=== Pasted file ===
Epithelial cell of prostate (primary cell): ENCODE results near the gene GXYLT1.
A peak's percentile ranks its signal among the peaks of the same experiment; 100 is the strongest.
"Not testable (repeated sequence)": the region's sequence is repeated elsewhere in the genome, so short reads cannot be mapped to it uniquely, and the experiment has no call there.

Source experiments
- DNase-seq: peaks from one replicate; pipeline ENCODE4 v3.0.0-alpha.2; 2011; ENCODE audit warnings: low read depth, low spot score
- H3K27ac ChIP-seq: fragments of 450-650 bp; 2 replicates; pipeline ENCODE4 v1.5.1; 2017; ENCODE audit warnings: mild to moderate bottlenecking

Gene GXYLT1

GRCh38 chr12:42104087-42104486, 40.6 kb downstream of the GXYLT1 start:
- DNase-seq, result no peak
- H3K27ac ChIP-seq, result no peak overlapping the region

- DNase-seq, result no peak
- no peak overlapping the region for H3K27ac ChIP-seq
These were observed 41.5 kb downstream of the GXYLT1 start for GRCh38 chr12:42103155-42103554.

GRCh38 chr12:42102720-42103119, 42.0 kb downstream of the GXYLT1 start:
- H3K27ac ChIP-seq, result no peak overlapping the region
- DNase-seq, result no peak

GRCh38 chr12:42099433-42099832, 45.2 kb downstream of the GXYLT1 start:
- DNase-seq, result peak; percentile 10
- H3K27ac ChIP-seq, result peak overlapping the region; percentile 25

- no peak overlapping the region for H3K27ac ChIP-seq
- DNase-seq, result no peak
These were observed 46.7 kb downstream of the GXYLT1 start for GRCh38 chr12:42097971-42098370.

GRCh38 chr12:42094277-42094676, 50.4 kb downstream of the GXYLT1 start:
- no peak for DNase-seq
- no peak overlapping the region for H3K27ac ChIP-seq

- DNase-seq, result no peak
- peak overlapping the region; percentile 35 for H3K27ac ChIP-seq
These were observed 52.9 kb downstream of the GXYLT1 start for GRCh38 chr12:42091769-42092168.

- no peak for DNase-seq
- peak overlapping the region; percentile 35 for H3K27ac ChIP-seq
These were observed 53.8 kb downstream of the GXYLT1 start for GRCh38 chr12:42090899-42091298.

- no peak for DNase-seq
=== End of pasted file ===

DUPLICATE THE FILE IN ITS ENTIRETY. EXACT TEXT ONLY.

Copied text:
Epithelial cell of prostate (primary cell): ENCODE results near the gene GXYLT1.
A peak's percentile ranks its signal among the peaks of the same experiment; 100 is the strongest.
"Not testable (repeated sequence)": the region's sequence is repeated elsewhere in the genome, so short reads cannot be mapped to it uniquely, and the experiment has no call there.

Source experiments
- DNase-seq: peaks from one replicate; pipeline ENCODE4 v3.0.0-alpha.2; 2011; ENCODE audit warnings: low read depth, low spot score
- H3K27ac ChIP-seq: fragments of 450-650 bp; 2 replicates; pipeline ENCODE4 v1.5.1; 2017; ENCODE audit warnings: mild to moderate bottlenecking

Gene GXYLT1

GRCh38 chr12:42104087-42104486, 40.6 kb downstream of the GXYLT1 start:
- DNase-seq, result no peak
- H3K27ac ChIP-seq, result no peak overlapping the region

- DNase-seq, result no peak
- no peak overlapping the region for H3K27ac ChIP-seq
These were observed 41.5 kb downstream of the GXYLT1 start for GRCh38 chr12:42103155-42103554.

GRCh38 chr12:42102720-42103119, 42.0 kb downstream of the GXYLT1 start:
- H3K27ac ChIP-seq, result no peak overlapping the region
- DNase-seq, result no peak

GRCh38 chr12:42099433-42099832, 45.2 kb downstream of the GXYLT1 start:
- DNase-seq, result peak; percentile 10
- H3K27ac ChIP-seq, result peak overlapping the region; percentile 25

- no peak overlapping the region for H3K27ac ChIP-seq
- DNase-seq, result no peak
These were observed 46.7 kb downstream of the GXYLT1 start for GRCh38 chr12:42097971-42098370.

GRCh38 chr12:42094277-42094676, 50.4 kb downstream of the GXYLT1 start:
- no peak for DNase-seq
- no peak overlapping the region for H3K27ac ChIP-seq

- DNase-seq, result no peak
- peak overlapping the region; percentile 35 for H3K27ac ChIP-seq
These were observed 52.9 kb downstream of the GXYLT1 start for GRCh38 chr12:42091769-42092168.

- no peak for DNase-seq
- peak overlapping the region; percentile 35 for H3K27ac ChIP-seq
These were observed 53.8 kb downstream of the GXYLT1 start for GRCh38 chr12:42090899-42091298.

- no peak for DNase-seq